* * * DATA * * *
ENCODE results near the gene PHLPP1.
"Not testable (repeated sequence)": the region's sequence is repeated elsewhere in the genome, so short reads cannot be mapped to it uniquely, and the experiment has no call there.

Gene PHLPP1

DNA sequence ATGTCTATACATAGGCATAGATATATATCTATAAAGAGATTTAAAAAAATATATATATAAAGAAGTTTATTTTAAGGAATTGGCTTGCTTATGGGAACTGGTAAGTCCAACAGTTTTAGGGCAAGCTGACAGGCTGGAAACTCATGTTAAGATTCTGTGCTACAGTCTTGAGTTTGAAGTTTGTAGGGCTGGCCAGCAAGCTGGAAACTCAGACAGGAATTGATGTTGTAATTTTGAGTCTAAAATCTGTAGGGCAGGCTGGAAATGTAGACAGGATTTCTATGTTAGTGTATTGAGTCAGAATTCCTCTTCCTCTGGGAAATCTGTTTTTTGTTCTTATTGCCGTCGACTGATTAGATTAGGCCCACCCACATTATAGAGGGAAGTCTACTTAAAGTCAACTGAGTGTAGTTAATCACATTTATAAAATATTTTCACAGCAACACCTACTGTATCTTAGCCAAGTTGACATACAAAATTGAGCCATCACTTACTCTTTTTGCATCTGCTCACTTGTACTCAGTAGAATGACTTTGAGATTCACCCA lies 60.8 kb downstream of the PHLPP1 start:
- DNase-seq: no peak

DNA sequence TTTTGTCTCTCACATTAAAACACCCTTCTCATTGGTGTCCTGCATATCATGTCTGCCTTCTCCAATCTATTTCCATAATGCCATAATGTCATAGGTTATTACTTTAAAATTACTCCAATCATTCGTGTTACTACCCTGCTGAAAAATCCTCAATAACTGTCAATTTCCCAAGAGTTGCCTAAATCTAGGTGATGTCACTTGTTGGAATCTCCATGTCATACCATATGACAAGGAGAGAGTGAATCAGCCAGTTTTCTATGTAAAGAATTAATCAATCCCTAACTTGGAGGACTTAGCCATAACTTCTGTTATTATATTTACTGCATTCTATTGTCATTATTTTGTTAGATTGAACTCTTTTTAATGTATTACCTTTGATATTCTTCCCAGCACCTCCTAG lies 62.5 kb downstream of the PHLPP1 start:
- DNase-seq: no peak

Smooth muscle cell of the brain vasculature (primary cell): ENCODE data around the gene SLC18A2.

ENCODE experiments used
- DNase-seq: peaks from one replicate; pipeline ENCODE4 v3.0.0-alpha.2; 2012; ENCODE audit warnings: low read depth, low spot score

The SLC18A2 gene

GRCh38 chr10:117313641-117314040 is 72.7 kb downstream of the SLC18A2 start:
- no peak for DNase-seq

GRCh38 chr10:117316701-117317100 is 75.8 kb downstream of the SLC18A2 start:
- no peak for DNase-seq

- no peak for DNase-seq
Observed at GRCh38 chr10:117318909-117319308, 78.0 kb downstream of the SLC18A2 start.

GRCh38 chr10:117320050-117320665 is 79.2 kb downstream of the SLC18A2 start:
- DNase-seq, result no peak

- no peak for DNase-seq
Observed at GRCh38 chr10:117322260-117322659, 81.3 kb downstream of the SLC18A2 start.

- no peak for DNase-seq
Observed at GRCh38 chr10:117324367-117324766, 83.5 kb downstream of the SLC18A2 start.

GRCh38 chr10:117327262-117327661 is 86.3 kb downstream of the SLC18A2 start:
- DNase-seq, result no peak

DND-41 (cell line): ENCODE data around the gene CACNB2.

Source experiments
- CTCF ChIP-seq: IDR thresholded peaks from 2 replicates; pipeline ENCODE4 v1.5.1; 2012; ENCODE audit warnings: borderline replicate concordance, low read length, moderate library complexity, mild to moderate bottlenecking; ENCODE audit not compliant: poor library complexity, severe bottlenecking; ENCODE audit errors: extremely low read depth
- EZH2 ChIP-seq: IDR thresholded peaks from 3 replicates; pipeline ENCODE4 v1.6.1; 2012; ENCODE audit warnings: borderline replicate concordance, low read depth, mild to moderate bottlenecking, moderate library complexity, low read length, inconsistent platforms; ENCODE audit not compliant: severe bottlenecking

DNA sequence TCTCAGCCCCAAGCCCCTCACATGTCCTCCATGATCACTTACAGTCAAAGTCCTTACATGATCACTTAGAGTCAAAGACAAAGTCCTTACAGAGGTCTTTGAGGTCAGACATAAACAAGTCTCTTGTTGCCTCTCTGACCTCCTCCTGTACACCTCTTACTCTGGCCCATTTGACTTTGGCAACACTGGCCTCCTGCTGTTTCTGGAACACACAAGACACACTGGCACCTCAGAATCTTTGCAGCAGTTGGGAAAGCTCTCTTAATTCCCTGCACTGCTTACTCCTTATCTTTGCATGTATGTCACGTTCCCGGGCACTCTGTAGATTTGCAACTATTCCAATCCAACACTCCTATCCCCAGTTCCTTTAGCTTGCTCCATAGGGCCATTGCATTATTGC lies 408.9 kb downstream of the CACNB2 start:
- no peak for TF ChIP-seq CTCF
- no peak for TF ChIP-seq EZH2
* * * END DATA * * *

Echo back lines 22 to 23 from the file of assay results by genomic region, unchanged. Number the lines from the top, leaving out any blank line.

- no peak for DNase-seq
Observed at GRCh38 chr10:117324367-117324766, 83.5 kb downstream of the SLC18A2 start.